In 2007, the film From Scream to Scream was screened at the Prisoner’s Justice Film Festival. Dr. Mojab’s opening remarks are below:
THIRD ANNUAL PRISONERS JUSTICE FILM FESTIVAL
Women Political Prisoners of Iran: Memoirs, Memories and Art
Introduction and Remarks
To start I would like to thank Prisoners Action Committee for creating the only space for show casing the art aspect of my project called, “Women Political Prisoners of Iran: Memories, Memoirs, and the Arts.” I also would like to thank the sponsors and those who made the presence of our speakers possible: the Women and Gender Studies Institute of the University of Toronto; Luci Mok whose organizational talent is always much appreciated; several of my graduate students at OISE: Brook Thorndycraft, Bethany Osborne, Soheila Pashang, and Tammy Mahmod. Shahrvand, the weekly Iranian paper who is also sponsoring the presentation for the Iranian community. Finally, many thanks to those women who experienced prison themselves and now are involved with my project: Anahita Rahmani and Marina Nemat.
It is an honour to introduce to you two women who were political prisoners in Iran, Soudabeh for eight years and PanteA for four years in the 1980s. You will learn about the experience of Soudabeh and PanteA while Iran continues to occupy a prominent place in media reports throughout the world. Everything indicates that the United States is targeting Iran in its third major military adventure of this decade. It is a precarious situation. The US may launch a war, even though a more restrained one comparing to full occupation of Iraq, or it may try new forms of warfare, a dirty war of attrition, destruction, and sabotage.
While many of us oppose this war strongly, it is important to realize that Iranians themselves are opposed to the theocratic state. Since this theocracy was set up 28 years ago, Iranians, especially women have struggled against it. They want to change this regime, and replace it with a democratic state. This is very different from the US project of regime change. The peoples of Iran are fully capable of deciding their own destinies. No evidence can be more powerful than the experience of Iran’s political prisoners.
We can be both against the US imperialist war and the Islamic fundamentalist regime of Iran. There is no contradiction in such a position. We can be against the war and in support of the struggle of Iranian women against this theocratic regime. Let’s learn from our guests.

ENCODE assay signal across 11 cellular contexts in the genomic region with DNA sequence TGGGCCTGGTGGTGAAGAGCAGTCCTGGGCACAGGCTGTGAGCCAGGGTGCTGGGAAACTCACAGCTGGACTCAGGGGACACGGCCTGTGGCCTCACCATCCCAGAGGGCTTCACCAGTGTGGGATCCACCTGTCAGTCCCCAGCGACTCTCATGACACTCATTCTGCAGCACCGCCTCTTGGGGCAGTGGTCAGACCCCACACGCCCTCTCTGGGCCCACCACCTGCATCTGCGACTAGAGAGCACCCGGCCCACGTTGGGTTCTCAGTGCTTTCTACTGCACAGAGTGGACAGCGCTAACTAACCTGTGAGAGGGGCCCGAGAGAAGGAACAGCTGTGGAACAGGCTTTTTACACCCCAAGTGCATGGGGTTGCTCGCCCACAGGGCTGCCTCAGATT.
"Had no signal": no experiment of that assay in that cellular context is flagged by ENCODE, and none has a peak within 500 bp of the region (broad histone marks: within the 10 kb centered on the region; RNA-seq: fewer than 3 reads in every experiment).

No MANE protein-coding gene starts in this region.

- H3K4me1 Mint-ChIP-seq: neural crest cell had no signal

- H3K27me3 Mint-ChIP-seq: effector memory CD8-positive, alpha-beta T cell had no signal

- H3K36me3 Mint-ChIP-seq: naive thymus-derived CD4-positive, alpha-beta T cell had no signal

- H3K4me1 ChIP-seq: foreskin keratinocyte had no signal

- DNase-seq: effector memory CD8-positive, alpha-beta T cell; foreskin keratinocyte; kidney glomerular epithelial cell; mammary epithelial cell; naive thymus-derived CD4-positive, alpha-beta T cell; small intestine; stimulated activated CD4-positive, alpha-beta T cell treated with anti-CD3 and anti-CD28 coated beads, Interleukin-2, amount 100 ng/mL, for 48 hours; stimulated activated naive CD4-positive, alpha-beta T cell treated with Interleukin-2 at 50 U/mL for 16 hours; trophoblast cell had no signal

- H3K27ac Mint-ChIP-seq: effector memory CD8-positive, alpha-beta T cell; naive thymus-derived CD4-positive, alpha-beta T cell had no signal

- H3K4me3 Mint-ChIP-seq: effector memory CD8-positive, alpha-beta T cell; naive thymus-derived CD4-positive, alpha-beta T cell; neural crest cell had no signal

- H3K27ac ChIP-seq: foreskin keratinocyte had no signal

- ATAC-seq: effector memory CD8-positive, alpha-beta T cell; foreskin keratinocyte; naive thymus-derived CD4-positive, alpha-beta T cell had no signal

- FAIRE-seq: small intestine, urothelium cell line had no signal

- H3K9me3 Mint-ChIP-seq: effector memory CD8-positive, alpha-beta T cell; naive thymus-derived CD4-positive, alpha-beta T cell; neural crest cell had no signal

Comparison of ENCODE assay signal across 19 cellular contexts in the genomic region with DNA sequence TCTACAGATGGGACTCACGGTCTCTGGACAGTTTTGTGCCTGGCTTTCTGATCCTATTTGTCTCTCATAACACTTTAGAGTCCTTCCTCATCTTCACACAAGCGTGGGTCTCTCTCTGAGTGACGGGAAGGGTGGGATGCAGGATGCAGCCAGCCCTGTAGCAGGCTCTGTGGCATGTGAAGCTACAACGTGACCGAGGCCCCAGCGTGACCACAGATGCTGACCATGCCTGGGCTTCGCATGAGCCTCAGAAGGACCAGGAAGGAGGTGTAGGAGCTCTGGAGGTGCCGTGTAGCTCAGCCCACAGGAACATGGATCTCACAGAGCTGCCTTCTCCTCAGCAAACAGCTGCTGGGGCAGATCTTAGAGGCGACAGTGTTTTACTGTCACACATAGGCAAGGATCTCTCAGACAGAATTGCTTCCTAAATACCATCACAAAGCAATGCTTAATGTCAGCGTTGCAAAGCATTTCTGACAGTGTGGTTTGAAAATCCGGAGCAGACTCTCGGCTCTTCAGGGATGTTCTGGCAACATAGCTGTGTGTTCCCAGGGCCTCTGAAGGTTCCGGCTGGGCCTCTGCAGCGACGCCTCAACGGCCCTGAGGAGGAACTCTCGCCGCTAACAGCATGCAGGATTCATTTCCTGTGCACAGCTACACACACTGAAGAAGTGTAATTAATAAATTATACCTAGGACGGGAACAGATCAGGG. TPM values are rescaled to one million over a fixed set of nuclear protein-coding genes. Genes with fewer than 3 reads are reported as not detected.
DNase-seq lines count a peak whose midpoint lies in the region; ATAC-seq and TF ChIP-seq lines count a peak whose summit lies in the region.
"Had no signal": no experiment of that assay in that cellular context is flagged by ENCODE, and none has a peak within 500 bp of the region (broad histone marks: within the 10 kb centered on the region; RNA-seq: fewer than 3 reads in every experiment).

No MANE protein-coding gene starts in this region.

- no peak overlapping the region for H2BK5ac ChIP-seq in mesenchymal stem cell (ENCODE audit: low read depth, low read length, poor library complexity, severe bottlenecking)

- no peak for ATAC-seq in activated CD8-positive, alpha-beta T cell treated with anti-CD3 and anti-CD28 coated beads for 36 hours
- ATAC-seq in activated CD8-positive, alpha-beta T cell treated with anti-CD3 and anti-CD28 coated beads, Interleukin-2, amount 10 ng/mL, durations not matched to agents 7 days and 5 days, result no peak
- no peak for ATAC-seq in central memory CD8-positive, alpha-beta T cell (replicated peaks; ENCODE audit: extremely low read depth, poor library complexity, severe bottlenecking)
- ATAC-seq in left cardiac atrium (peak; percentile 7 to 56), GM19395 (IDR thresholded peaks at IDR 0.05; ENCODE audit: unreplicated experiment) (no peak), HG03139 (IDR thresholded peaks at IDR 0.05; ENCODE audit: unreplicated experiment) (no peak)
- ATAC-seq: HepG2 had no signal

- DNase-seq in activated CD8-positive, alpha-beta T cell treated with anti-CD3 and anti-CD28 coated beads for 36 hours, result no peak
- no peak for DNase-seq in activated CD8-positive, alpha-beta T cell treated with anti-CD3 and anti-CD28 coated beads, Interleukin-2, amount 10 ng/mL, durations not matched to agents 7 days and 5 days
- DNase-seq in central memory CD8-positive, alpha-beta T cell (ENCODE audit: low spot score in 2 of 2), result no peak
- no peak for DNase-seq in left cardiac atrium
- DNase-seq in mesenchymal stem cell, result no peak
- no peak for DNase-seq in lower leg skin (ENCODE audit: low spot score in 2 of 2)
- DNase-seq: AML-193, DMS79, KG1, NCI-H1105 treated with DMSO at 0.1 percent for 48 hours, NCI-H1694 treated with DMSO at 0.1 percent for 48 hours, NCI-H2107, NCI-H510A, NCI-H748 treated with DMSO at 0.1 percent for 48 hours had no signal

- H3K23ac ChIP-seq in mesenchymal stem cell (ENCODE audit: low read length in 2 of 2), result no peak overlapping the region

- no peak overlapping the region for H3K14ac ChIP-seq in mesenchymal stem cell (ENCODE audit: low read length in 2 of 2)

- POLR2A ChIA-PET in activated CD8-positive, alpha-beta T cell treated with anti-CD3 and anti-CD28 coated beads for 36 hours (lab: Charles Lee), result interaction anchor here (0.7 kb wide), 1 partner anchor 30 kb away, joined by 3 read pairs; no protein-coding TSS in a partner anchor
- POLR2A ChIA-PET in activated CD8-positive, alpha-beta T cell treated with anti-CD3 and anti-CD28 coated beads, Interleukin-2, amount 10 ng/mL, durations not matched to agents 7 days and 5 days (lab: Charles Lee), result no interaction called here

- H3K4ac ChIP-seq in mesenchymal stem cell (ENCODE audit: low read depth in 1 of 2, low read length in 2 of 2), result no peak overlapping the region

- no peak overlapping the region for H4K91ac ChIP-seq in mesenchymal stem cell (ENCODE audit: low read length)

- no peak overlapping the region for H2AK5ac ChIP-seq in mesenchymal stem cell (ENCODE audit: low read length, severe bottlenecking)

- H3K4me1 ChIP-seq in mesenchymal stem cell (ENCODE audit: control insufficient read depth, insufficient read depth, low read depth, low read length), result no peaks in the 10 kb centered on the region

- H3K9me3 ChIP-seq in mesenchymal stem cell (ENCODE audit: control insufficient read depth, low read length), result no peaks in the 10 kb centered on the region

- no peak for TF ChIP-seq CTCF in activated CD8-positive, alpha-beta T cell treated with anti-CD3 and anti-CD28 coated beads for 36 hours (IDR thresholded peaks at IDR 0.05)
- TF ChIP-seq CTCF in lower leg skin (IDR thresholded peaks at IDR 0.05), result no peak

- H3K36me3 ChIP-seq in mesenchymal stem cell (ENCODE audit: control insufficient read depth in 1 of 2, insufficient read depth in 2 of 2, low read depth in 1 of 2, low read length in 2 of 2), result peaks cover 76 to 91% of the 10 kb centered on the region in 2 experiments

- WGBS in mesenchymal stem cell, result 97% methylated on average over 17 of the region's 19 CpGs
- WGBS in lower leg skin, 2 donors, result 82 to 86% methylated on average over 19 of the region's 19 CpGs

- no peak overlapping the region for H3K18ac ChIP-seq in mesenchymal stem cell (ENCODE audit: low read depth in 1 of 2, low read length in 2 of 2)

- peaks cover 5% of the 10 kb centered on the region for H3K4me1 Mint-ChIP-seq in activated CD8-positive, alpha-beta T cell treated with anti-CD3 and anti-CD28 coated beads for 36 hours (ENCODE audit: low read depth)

I welcome both guests. The film is called From Scream to Scream, by PanteA Bahrami. This documentary is the story of a young woman, Soudabeh Ardavan, who spent 8 years of her youth in a prison of the Islamic Republic. Her story is a part of the story of this generation of Iranian women and a part of the political history of Iran, which the Islamic Regime did not speak about and hid until now. Massacres from 1981 till 1988 are still unknown for the new generation. Soudabeh is also an artist. There are 200 paintings and designs in this documentary that she painted in prison and sent out of jail illegally. She describes the relationship between political prisoners, her protest, but also their sadness, pain, fear, horror, loss and much more… This documentary was selected in 26 Edition of the International Meetings of Women and Cinema in October 2004 in Florence, Italy and in the International Women Film festival in Cologne in October 2006.
PanteA Bahrami has earned her PhD in journalism and media from the University of Dortmund, Germany. Her films, “Islam: My Identity or the Reason of My Escape” and “FromScream to Scream” have been selected for international film festivals. Dr. Bahrami has published articles on the theme of her films and has taught video editing and other courses in several German institutions of higher education. She also conducts documentary film workshops for students and other young people.
Soudabeh Ardavan is an Iranian woman, a former political prisoners now living in Sweden. She spent eight years of her precious life in the prison of the Islamic regime of Iran. She is an artist who drew prison life while she was in jail. Through these images, Soudabeh tells her story of hundreds of other women with whom she shared days of pain, sorrow, love and care. Soudabeh Ardavan’s powerful book of Prison Drawings is the first visual depiction of atrocities committed against thousands of women in prisons of Iran.